The Gothic word kirk, and the Greek κυριος kurios are both primitive words, equivalent to the house of the Lord.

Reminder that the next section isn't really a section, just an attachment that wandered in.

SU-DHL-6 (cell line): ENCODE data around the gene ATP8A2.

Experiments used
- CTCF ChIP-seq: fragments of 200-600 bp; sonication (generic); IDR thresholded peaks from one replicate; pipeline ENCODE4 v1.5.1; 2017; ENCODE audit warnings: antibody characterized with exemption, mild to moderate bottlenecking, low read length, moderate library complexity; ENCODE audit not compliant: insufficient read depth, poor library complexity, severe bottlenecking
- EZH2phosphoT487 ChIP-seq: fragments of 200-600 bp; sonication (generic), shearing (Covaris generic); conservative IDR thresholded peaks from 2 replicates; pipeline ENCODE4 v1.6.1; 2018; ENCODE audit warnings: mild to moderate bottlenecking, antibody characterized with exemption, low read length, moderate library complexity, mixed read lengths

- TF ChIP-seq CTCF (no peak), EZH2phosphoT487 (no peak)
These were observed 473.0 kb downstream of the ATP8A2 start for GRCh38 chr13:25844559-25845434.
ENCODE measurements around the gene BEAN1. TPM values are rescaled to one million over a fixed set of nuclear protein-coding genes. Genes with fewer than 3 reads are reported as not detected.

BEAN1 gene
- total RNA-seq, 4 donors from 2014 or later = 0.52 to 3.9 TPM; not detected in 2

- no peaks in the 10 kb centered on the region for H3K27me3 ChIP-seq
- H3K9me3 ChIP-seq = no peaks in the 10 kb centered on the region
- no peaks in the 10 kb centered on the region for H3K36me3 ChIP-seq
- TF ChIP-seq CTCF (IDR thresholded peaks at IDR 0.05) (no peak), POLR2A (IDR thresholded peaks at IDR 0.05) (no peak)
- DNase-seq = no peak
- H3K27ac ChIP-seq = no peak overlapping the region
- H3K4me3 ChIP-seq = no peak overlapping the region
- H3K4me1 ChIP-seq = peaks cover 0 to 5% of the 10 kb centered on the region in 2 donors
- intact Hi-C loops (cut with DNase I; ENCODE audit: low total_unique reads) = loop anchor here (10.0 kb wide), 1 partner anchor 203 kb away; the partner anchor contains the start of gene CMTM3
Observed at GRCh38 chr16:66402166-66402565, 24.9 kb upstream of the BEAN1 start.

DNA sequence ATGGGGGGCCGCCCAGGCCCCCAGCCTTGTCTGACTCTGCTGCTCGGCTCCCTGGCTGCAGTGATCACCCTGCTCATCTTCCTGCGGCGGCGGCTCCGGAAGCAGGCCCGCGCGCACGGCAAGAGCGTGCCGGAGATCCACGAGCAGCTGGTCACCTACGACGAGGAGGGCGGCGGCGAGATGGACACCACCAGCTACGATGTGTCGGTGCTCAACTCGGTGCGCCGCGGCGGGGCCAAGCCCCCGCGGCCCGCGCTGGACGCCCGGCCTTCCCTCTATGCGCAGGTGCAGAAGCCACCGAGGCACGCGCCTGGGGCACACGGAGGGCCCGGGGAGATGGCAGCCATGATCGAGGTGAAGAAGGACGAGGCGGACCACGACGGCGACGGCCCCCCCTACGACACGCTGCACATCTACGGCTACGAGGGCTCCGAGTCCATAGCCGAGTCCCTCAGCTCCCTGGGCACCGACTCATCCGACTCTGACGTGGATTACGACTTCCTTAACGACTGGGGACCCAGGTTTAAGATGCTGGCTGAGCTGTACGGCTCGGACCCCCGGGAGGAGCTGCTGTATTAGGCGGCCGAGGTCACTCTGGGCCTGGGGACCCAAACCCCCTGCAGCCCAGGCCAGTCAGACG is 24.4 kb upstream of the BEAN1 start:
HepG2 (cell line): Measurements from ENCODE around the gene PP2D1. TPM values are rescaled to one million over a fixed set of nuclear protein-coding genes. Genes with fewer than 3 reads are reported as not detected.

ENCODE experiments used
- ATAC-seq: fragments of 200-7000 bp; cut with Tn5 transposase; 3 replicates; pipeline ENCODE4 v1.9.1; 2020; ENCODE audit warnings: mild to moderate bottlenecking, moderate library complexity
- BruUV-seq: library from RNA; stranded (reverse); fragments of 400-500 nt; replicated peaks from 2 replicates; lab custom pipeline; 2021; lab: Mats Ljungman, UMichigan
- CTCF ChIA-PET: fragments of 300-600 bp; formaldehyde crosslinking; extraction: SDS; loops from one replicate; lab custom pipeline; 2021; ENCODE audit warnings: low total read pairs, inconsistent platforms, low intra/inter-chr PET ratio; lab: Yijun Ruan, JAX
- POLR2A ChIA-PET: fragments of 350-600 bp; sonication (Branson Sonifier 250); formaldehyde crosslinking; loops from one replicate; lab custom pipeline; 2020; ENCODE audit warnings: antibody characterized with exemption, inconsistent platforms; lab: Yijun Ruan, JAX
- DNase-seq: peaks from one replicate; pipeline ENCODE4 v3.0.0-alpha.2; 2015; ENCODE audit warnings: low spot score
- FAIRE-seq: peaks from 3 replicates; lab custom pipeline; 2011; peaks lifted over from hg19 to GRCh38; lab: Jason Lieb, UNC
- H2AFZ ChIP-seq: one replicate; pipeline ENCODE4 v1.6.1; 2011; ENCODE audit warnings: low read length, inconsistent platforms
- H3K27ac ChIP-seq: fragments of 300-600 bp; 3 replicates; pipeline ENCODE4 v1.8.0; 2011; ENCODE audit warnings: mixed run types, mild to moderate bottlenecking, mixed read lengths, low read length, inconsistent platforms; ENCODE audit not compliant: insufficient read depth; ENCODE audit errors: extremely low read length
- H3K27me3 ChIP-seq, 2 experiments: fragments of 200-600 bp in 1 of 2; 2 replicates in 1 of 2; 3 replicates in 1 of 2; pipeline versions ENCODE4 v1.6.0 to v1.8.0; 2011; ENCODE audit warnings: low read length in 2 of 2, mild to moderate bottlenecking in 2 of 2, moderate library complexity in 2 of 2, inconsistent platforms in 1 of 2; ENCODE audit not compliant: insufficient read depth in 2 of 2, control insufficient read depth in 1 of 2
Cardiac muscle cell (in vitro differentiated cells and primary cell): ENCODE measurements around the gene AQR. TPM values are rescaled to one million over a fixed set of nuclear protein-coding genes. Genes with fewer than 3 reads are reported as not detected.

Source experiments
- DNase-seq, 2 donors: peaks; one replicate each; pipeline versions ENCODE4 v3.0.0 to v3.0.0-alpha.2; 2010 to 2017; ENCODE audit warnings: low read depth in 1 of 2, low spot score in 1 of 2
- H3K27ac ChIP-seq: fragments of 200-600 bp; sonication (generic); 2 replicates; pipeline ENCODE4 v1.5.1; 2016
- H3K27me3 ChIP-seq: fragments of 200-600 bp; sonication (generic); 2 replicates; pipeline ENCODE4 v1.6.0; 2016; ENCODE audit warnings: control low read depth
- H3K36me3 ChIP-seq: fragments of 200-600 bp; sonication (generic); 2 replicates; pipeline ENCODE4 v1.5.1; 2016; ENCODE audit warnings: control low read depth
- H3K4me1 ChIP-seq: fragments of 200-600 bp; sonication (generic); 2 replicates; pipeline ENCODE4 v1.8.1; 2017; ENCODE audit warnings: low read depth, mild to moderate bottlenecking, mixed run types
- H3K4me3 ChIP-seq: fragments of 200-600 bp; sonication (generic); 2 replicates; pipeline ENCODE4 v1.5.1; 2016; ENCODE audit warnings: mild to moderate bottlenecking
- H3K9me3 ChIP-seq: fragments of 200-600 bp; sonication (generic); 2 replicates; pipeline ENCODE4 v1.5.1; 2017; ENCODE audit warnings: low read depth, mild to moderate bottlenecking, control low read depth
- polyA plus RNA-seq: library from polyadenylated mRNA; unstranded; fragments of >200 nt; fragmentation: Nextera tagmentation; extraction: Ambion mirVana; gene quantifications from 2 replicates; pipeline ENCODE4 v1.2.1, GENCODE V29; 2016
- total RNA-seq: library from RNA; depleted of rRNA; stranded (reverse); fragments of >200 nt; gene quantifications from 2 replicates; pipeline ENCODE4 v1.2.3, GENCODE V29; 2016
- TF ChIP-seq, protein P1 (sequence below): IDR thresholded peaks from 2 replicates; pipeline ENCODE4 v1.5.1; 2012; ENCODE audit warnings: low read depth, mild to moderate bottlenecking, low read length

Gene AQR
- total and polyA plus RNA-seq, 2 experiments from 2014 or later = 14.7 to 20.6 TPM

And the gates of hell, or hades, shall not prevail against it. The gates of fortified towns were doubly defended with a tower, and possession of the tower was to have the command of the city. The first effort of the powers of darkness to destroy the church was in Judea, as described in Acts 8:4. The second was the violent persecutions of pagan Rome, as referred to in Revelation 12:4. The third struggle was to destroy the church by arianism in the east, followed by the mahommedan scourge, which removed the candlestick out of its place. Revelation 2:5. The fourth effort of the enemy was to gain possession of the church by the idolatries and tyrannies of papal Rome. The fifth was long-continued; for after the old Roman empire was dismembered, the northern nations, under the names of Thyrkenos, Teutones, Thuscos, Thyrsa-Getes, Titanes, Scythas, Gebros, Cumeos, Umbros, Gallos, Germanicos, Francos, Ascanios, Oscos or Scotæ, overran Europe, stormed Rome, marked their route with blood to the rock of Gibraltar, and drove the old Cimbrians to the mountains of Wales. The issues were, that christianity converted and softened the ferocious manners of all those bloody nations. The sixth, and present struggle is, the alliance of atheism and unitarian infidelity; a struggle we have referred to in the war of the Lamb, mentioned in Ezekiel 39. — Is it possible, we ask, for the church to subsist through all the revolutions of empires, with apostasy within, and legions without; is it possible for a church so weak to subsist, and convert her murderers to the faith; unless she had been built on the rock of ages, and defended by an Omnipotent arm?